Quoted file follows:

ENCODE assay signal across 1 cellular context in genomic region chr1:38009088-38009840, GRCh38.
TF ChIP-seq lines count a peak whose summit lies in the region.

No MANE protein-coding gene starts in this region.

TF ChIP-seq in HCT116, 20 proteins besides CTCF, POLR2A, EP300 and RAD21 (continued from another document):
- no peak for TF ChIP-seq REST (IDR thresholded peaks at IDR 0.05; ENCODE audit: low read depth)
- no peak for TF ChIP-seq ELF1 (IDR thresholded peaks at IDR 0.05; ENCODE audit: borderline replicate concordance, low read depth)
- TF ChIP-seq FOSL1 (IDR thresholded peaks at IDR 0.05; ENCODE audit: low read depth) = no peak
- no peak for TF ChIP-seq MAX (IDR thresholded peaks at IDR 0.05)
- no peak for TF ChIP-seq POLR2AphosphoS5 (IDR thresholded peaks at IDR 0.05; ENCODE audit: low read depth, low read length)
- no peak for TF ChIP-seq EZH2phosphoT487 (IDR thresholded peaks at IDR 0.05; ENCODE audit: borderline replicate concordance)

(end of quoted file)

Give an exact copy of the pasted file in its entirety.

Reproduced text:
ENCODE assay signal across 1 cellular context in genomic region chr1:38009088-38009840, GRCh38.
TF ChIP-seq lines count a peak whose summit lies in the region.

No MANE protein-coding gene starts in this region.

TF ChIP-seq in HCT116, 20 proteins besides CTCF, POLR2A, EP300 and RAD21 (continued from another document):
- no peak for TF ChIP-seq REST (IDR thresholded peaks at IDR 0.05; ENCODE audit: low read depth)
- no peak for TF ChIP-seq ELF1 (IDR thresholded peaks at IDR 0.05; ENCODE audit: borderline replicate concordance, low read depth)
- TF ChIP-seq FOSL1 (IDR thresholded peaks at IDR 0.05; ENCODE audit: low read depth) = no peak
- no peak for TF ChIP-seq MAX (IDR thresholded peaks at IDR 0.05)
- no peak for TF ChIP-seq POLR2AphosphoS5 (IDR thresholded peaks at IDR 0.05; ENCODE audit: low read depth, low read length)
- no peak for TF ChIP-seq EZH2phosphoT487 (IDR thresholded peaks at IDR 0.05; ENCODE audit: borderline replicate concordance)